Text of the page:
While there’s a long and varied laundry list of games that have challenged you to save the world, and more than a few that have challenged you to destroy it, Blast Corps must be the first game to task you with saving the world by destroying it.
Let me elaborate. You see, Blast Corps centers around the idea of a runaway nuclear armaments truck which is on a collision course with civilization. Since the truck is unmanned, non-interceptible, and unstoppable, the only option left to mankind is the evacuation and destruction of everything in its path.
That’s where you come in. Players fill the role of a member of the Blast Corps, special operatives tasked with safely crumbling entire city sections in hopes of creating a path for the enroaching payload. You can accomplish this by utilizing one of the many vehicles and tools at your disposal, ranging from a simple bulldozer to giant bipedal robots, and everything in between.
Doubtlessly, this is all a bit insane as far as logic goes but the idea that toppling civilization deliberately might serve to save it in some practical sense is a bit of fun motivation, and fun is definitely the operative word here. Blast Corps is a blast (if you’ll kindly excuse that pun) to play. It’s also surprisingly deep. The amount of strategy required to clear the way is barely at a grade school level to begin with but it quickly increases to almost insurmountable levels as the speed of the truck increases and the obstacles become more and more difficult to destroy during the allotted time.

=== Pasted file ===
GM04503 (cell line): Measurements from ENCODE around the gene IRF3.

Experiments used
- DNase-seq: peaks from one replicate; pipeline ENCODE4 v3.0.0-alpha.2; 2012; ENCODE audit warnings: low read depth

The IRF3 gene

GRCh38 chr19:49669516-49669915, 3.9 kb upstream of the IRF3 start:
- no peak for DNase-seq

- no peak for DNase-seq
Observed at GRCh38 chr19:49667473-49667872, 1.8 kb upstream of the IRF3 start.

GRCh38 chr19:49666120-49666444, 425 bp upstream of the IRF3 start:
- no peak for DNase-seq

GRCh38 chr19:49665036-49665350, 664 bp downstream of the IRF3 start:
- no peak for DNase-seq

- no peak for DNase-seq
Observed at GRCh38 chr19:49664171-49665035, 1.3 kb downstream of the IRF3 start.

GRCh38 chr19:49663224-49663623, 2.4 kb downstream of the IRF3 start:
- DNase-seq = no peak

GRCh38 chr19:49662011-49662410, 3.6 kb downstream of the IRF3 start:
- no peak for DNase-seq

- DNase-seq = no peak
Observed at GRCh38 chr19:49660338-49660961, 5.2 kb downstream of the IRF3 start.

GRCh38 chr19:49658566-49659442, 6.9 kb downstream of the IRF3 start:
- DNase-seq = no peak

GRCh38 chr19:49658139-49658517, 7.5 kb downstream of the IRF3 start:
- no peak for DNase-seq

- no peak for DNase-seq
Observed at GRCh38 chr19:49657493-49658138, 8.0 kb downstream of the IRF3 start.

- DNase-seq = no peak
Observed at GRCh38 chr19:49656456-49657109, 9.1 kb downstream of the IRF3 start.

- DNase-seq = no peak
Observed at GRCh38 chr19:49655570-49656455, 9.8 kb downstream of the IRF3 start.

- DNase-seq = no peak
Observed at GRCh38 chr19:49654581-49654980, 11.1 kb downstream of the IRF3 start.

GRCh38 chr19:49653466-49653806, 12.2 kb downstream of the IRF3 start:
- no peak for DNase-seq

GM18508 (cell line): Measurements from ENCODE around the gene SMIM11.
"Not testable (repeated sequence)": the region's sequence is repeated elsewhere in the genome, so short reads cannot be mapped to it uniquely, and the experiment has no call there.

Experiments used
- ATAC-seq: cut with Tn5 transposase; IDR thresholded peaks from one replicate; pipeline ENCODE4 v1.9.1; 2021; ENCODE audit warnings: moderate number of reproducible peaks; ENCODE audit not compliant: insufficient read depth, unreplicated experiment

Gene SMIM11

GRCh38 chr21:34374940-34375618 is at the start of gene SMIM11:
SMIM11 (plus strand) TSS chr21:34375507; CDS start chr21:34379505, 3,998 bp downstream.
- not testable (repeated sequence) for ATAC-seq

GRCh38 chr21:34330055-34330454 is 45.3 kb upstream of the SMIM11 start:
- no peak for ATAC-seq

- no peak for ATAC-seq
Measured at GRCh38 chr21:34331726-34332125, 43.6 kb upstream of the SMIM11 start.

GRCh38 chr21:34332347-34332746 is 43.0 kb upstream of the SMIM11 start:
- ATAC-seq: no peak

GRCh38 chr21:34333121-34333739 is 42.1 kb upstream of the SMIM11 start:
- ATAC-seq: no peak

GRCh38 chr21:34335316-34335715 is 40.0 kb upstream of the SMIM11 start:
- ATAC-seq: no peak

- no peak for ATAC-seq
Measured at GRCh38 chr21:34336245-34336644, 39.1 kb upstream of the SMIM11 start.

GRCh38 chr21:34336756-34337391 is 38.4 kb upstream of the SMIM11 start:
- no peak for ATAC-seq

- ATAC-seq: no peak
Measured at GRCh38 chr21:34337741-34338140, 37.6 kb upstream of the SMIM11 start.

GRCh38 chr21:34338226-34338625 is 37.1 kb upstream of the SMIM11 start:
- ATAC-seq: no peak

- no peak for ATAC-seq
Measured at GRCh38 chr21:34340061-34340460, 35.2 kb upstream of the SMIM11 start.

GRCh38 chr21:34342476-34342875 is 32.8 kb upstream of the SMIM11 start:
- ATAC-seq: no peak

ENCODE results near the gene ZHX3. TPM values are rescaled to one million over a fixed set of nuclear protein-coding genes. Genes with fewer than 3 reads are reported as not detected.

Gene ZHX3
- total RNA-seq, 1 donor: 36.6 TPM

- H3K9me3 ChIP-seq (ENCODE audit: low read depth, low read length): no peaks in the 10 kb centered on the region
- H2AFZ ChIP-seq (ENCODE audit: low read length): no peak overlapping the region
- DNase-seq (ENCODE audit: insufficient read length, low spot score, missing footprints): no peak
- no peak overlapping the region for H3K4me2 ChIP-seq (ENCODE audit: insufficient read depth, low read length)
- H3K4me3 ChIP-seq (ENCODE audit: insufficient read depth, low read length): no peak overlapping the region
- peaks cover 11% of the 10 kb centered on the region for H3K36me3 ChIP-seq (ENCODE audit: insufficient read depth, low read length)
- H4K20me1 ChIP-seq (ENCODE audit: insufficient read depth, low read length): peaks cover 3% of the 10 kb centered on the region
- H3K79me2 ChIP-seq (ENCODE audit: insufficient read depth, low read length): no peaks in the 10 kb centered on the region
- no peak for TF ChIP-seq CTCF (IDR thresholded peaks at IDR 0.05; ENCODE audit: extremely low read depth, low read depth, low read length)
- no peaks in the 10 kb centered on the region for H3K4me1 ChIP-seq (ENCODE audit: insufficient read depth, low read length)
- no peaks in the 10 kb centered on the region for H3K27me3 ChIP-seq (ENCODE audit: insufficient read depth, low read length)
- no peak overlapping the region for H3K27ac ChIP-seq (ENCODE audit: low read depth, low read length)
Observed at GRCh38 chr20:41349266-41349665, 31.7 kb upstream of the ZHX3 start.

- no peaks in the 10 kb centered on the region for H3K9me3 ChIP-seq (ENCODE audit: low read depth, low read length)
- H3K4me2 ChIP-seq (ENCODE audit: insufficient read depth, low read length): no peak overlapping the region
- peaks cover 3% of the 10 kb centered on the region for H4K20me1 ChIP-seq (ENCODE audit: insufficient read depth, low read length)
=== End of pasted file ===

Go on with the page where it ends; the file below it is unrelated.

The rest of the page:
Further complications arise in the form of surviving citizens who have missed or refused the evacuation order. These situations force you to be creative, either rushing back and forth between your two tasks, or finding a way to unite them as one. The frantic feeling of smashing out the last building just before the tractor-trailer collides with it is a rush that few games can provide with this level of satisfaction.
Almost 20 years later, Blast Corps is still a veritable mountain of destructive fun, and is one of the finest games that the once legendary Rare produced as a Nintendo development house. Though many have clamored for a sequel as the years have tallied up since, those involved felt that the idea was a bit of a one-trick-pony and (to stretch a metaphor) they didn’t want to milk it anymore than they already had.
But what a magical, and milkable, pony it was.
This article is part of our month-long spotlight on Rare Studios.